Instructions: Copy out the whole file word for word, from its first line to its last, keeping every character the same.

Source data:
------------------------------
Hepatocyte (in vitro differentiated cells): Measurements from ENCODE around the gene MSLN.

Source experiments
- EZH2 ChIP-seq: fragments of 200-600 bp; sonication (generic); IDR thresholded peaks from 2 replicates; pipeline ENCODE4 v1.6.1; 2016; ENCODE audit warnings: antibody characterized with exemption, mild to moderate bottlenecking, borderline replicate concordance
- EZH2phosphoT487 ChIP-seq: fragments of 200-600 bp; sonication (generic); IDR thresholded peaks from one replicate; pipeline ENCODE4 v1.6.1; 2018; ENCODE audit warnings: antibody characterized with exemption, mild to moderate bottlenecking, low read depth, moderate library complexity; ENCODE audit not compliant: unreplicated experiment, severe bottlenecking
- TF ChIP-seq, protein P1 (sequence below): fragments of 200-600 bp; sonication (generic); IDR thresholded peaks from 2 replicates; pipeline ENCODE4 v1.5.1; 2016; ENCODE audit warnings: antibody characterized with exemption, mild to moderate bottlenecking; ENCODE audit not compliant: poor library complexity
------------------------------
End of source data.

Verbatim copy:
Hepatocyte (in vitro differentiated cells): Measurements from ENCODE around the gene MSLN.

Source experiments
- EZH2 ChIP-seq: fragments of 200-600 bp; sonication (generic); IDR thresholded peaks from 2 replicates; pipeline ENCODE4 v1.6.1; 2016; ENCODE audit warnings: antibody characterized with exemption, mild to moderate bottlenecking, borderline replicate concordance
- EZH2phosphoT487 ChIP-seq: fragments of 200-600 bp; sonication (generic); IDR thresholded peaks from one replicate; pipeline ENCODE4 v1.6.1; 2018; ENCODE audit warnings: antibody characterized with exemption, mild to moderate bottlenecking, low read depth, moderate library complexity; ENCODE audit not compliant: unreplicated experiment, severe bottlenecking
- TF ChIP-seq, protein P1 (sequence below): fragments of 200-600 bp; sonication (generic); IDR thresholded peaks from 2 replicates; pipeline ENCODE4 v1.5.1; 2016; ENCODE audit warnings: antibody characterized with exemption, mild to moderate bottlenecking; ENCODE audit not compliant: poor library complexity